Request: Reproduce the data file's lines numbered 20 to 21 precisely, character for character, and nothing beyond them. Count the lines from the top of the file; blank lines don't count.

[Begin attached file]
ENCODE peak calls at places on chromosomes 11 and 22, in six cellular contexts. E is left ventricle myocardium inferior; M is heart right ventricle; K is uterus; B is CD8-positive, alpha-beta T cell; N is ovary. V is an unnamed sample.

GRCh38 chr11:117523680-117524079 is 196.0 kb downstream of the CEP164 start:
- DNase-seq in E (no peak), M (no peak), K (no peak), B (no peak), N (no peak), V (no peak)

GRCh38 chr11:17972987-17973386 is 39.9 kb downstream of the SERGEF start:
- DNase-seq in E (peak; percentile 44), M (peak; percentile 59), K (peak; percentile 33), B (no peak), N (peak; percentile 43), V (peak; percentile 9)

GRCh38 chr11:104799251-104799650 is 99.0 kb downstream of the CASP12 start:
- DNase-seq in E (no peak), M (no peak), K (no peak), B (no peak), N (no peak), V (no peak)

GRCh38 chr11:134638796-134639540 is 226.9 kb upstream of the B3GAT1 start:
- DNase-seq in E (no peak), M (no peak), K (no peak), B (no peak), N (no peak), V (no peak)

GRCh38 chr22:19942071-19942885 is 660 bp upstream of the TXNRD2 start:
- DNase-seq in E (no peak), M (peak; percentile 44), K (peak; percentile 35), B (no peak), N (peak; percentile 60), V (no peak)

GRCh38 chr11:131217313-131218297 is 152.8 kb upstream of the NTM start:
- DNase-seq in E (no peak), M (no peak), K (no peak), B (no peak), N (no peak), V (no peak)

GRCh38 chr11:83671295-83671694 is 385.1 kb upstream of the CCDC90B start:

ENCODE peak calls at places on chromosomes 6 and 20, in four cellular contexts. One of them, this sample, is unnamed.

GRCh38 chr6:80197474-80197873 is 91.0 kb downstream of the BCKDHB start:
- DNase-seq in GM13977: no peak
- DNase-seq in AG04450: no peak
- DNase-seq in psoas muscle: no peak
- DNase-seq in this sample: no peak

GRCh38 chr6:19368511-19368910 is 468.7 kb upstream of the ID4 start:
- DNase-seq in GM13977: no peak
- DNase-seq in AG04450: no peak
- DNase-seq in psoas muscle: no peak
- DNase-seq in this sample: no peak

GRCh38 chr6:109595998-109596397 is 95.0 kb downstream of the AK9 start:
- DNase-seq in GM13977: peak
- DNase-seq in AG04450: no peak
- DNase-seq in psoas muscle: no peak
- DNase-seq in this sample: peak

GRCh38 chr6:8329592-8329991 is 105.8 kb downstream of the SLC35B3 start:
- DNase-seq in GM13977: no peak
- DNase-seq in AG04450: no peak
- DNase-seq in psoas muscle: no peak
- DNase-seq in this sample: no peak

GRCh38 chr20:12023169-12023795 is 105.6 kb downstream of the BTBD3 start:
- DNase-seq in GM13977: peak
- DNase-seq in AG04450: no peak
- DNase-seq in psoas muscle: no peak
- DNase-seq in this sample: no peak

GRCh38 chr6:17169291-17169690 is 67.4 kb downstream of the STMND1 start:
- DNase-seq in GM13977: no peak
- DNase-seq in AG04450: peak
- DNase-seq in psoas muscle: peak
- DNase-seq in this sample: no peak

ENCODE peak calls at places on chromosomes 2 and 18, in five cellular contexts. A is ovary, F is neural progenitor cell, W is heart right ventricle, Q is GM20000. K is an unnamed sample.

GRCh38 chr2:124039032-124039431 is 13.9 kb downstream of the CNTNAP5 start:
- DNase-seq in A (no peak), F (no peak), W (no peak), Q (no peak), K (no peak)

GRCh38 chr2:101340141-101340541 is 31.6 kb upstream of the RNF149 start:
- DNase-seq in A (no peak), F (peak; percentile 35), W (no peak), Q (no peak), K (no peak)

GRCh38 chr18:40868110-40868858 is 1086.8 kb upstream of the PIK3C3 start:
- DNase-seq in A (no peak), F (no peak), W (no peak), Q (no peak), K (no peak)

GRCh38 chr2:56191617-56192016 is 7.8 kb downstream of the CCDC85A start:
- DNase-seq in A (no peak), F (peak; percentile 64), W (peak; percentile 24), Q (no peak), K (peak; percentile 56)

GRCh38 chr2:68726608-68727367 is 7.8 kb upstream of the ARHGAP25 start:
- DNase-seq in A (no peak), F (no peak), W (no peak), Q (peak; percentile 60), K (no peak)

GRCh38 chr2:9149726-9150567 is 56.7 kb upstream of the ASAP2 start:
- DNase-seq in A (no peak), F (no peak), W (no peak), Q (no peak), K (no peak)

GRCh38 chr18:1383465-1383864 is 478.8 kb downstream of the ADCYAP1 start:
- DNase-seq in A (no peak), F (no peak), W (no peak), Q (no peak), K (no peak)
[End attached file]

- DNase-seq in this sample: no peak

GRCh38 chr6:19368511-19368910 is 468.7 kb upstream of the ID4 start: